There’s a short video demo of this mod here.

The Boss PS-2 is a wonderful, gnarly early digital pedal from 1987 with up to 2secs of delay and really out-of control pitch shifting. It’s like an Eventide H-910 in a stompbox. For modern Eurorack heads, I’m sure Tom Erbe wouldn’t mind me saying it’s a Makenoise Echophon in a stompbox. They go for £50-£100 on eBay.

This is a simple hack to add CV control over the delay time/shift amount (the Fine/Manual knob).


The Fine/Manual pot is a voltage divider, with +2v on one side, and +7v on the other. We’re going to re-route that voltage to the 3.5mm socket switch. If a plug is inserted into the socket, the voltage from the pot is replaced by the voltage from our modular. Here’s the Boss PS-2 Schematic.


1 x Switching 3.5mm socket (I used a PJ3410 from Thonk). If you don’t mind staying on 1/4inch sockets, you could use the existing ‘Tuner Out’ socket that we’ll be replacing.
Some wire (I used very thin Kynar wire, but anything will work)
A soldering iron
A sharp knife
Wire cutters/strippers
A multimeter


1. Take the whole pedal apart and remove it from the case; remove the nuts on the pots, sockets etc.
2. Cut the trace leading from the centre lug on the the back of the Fine/Manual pot to the ribbon cable. Use the multimeter to check there is no connection left.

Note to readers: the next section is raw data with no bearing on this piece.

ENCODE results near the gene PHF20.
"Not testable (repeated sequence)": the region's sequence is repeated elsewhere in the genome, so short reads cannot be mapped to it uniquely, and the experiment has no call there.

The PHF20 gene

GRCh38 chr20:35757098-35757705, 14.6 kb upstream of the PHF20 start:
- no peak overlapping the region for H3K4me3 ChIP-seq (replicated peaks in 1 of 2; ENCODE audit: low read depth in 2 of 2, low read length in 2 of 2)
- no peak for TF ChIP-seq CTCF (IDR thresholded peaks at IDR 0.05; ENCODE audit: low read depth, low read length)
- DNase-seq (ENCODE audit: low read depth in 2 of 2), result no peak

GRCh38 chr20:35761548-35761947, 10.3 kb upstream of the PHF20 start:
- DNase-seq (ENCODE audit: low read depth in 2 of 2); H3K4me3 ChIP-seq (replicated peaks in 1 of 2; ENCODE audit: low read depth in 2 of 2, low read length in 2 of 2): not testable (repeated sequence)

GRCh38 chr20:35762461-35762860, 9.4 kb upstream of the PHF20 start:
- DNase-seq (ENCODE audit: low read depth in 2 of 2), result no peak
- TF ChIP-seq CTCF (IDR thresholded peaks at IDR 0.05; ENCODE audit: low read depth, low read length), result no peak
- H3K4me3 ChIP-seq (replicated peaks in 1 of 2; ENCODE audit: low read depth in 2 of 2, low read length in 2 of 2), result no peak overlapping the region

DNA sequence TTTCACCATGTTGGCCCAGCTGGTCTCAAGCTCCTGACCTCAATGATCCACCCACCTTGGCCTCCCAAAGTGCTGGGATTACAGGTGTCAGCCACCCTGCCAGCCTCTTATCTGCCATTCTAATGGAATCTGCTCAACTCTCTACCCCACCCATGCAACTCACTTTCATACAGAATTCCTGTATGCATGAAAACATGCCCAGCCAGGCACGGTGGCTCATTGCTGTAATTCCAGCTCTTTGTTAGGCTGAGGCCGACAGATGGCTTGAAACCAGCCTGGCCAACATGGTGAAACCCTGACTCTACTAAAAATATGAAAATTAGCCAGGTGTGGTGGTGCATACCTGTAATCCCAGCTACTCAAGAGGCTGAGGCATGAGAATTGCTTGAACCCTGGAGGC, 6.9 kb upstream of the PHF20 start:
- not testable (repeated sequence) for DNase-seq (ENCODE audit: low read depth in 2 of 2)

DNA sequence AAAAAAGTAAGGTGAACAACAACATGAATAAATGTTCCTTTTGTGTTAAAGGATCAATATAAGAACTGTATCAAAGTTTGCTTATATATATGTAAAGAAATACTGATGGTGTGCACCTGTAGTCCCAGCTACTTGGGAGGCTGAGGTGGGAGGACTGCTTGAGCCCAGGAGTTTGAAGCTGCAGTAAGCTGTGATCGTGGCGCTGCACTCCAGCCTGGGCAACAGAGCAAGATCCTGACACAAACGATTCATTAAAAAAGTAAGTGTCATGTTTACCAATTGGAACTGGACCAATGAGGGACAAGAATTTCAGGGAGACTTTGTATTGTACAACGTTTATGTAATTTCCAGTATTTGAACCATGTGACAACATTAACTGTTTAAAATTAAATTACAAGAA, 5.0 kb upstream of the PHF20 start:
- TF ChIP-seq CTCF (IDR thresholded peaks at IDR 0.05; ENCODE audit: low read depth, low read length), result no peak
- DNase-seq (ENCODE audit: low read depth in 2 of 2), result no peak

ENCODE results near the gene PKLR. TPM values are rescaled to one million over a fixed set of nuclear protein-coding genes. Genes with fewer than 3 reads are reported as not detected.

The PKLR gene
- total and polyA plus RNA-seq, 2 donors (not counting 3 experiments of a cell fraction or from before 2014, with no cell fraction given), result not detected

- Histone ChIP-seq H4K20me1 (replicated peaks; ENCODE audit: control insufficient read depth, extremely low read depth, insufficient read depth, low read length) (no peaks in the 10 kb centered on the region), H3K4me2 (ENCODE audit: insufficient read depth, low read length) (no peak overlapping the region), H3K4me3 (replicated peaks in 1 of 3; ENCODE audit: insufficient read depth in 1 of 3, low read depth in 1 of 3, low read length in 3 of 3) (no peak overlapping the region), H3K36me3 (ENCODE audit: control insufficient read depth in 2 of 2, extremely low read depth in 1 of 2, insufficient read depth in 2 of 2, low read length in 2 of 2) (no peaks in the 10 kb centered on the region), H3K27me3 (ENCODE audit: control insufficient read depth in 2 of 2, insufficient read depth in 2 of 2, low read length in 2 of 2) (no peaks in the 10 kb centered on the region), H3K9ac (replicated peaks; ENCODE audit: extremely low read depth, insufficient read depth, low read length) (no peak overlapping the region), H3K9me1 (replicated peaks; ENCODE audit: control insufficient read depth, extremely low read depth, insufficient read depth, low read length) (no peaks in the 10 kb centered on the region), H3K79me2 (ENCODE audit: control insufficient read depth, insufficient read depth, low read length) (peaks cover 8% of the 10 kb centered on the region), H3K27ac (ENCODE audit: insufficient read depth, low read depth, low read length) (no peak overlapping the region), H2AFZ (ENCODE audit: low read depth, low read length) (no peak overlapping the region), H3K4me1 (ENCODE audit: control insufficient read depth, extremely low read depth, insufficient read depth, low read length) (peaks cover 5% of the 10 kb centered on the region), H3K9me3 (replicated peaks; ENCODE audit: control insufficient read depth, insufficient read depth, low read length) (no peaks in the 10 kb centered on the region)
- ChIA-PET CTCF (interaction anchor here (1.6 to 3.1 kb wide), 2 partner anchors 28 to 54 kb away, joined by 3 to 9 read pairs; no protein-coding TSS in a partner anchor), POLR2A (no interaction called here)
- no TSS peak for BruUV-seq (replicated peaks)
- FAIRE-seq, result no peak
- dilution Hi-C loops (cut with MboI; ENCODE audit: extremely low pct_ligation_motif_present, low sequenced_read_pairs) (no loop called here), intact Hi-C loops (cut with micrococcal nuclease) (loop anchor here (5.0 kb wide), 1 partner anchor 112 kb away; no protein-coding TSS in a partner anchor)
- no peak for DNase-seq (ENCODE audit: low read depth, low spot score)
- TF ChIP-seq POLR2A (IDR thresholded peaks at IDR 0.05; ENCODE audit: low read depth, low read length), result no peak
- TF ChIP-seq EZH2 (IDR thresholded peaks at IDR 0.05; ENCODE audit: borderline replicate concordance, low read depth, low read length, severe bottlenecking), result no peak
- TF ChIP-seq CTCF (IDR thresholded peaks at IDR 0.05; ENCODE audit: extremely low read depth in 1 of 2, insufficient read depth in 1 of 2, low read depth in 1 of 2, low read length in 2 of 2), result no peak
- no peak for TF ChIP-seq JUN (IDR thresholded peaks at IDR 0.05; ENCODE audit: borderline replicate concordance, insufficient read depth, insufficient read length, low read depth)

3. Solder a wire from the middle lug of the Fine/Manual pot to the SWITCH connection on the 3.5mm socket (check the datasheet and experiment until you know which pin is which on the socket)
4. Solder a wire from the ‘Tip’ connection on the 3.5mm socket back to the other end of the cut trace
5. Remove the ‘Tuner Out’ socket; snip the blue wire, and unsolder the black Ground wire.
6. Connect this black ground wire to the ‘sleeve’ pin on the 3.5mm socket
7. That’s it; attach a battery to test, then put the whole thing back in the box (this is the hardest part!)

In use

The only quirk here is that the pedal is looking for +2 to +7v, and your modular will often spit out 0v to +5v or -5 to +5v. The incoming voltage goes through a diode, so shouldn’t damage the pedal, but you’ll have to experiment to get the right voltages. For example, on the pitch shift, the centre point is about 4.5v. If you put in 0v, it will dive down, shifting down many octaves.

The bonus here is that I think low voltages (0v) will give longer (and dirtier) delay times than are possible with the regular pedal.